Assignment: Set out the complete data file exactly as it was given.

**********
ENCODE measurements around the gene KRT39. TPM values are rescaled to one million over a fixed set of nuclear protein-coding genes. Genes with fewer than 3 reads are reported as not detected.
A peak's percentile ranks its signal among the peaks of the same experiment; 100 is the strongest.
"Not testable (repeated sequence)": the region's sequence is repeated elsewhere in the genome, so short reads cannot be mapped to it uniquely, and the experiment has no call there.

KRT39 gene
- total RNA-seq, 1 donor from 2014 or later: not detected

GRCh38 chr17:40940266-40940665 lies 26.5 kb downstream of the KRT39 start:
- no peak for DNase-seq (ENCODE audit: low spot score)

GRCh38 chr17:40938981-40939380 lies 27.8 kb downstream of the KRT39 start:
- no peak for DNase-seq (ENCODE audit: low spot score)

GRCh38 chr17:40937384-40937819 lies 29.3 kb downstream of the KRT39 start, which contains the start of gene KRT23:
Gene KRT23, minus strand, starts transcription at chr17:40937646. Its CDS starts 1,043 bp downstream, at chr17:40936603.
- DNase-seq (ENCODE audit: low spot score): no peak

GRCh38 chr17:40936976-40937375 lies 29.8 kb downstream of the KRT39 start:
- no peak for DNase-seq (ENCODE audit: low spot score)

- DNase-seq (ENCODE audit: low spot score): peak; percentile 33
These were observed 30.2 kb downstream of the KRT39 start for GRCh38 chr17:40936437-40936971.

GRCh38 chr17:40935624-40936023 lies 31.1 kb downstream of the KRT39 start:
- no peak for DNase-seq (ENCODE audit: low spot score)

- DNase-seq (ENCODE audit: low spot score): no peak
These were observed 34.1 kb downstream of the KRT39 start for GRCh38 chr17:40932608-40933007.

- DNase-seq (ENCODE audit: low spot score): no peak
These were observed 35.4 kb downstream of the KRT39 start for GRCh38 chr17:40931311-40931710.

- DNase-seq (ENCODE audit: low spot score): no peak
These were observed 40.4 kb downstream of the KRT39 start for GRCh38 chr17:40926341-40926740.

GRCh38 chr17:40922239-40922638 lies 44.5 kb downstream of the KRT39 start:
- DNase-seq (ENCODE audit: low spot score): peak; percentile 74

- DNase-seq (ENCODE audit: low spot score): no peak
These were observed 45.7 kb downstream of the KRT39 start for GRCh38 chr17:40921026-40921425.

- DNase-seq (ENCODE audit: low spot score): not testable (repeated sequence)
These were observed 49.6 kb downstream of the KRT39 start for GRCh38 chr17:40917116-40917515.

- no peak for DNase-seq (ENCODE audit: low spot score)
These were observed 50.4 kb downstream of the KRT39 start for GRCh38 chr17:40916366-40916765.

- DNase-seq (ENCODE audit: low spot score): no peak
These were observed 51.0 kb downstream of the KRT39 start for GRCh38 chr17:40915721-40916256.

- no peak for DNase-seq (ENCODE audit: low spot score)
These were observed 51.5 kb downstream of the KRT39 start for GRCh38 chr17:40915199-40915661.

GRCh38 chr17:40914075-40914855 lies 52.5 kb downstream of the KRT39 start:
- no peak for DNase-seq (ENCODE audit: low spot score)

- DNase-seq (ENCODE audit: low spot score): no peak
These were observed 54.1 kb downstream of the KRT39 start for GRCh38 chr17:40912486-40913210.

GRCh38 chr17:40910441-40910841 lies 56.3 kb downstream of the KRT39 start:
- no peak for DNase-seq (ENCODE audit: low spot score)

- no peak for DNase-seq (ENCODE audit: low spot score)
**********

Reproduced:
ENCODE measurements around the gene KRT39. TPM values are rescaled to one million over a fixed set of nuclear protein-coding genes. Genes with fewer than 3 reads are reported as not detected.
A peak's percentile ranks its signal among the peaks of the same experiment; 100 is the strongest.
"Not testable (repeated sequence)": the region's sequence is repeated elsewhere in the genome, so short reads cannot be mapped to it uniquely, and the experiment has no call there.

KRT39 gene
- total RNA-seq, 1 donor from 2014 or later: not detected

GRCh38 chr17:40940266-40940665 lies 26.5 kb downstream of the KRT39 start:
- no peak for DNase-seq (ENCODE audit: low spot score)

GRCh38 chr17:40938981-40939380 lies 27.8 kb downstream of the KRT39 start:
- no peak for DNase-seq (ENCODE audit: low spot score)

GRCh38 chr17:40937384-40937819 lies 29.3 kb downstream of the KRT39 start, which contains the start of gene KRT23:
Gene KRT23, minus strand, starts transcription at chr17:40937646. Its CDS starts 1,043 bp downstream, at chr17:40936603.
- DNase-seq (ENCODE audit: low spot score): no peak

GRCh38 chr17:40936976-40937375 lies 29.8 kb downstream of the KRT39 start:
- no peak for DNase-seq (ENCODE audit: low spot score)

- DNase-seq (ENCODE audit: low spot score): peak; percentile 33
These were observed 30.2 kb downstream of the KRT39 start for GRCh38 chr17:40936437-40936971.

GRCh38 chr17:40935624-40936023 lies 31.1 kb downstream of the KRT39 start:
- no peak for DNase-seq (ENCODE audit: low spot score)

- DNase-seq (ENCODE audit: low spot score): no peak
These were observed 34.1 kb downstream of the KRT39 start for GRCh38 chr17:40932608-40933007.

- DNase-seq (ENCODE audit: low spot score): no peak
These were observed 35.4 kb downstream of the KRT39 start for GRCh38 chr17:40931311-40931710.

- DNase-seq (ENCODE audit: low spot score): no peak
These were observed 40.4 kb downstream of the KRT39 start for GRCh38 chr17:40926341-40926740.

GRCh38 chr17:40922239-40922638 lies 44.5 kb downstream of the KRT39 start:
- DNase-seq (ENCODE audit: low spot score): peak; percentile 74

- DNase-seq (ENCODE audit: low spot score): no peak
These were observed 45.7 kb downstream of the KRT39 start for GRCh38 chr17:40921026-40921425.

- DNase-seq (ENCODE audit: low spot score): not testable (repeated sequence)
These were observed 49.6 kb downstream of the KRT39 start for GRCh38 chr17:40917116-40917515.

- no peak for DNase-seq (ENCODE audit: low spot score)
These were observed 50.4 kb downstream of the KRT39 start for GRCh38 chr17:40916366-40916765.

- DNase-seq (ENCODE audit: low spot score): no peak
These were observed 51.0 kb downstream of the KRT39 start for GRCh38 chr17:40915721-40916256.

- no peak for DNase-seq (ENCODE audit: low spot score)
These were observed 51.5 kb downstream of the KRT39 start for GRCh38 chr17:40915199-40915661.

GRCh38 chr17:40914075-40914855 lies 52.5 kb downstream of the KRT39 start:
- no peak for DNase-seq (ENCODE audit: low spot score)

- DNase-seq (ENCODE audit: low spot score): no peak
These were observed 54.1 kb downstream of the KRT39 start for GRCh38 chr17:40912486-40913210.

GRCh38 chr17:40910441-40910841 lies 56.3 kb downstream of the KRT39 start:
- no peak for DNase-seq (ENCODE audit: low spot score)

- no peak for DNase-seq (ENCODE audit: low spot score)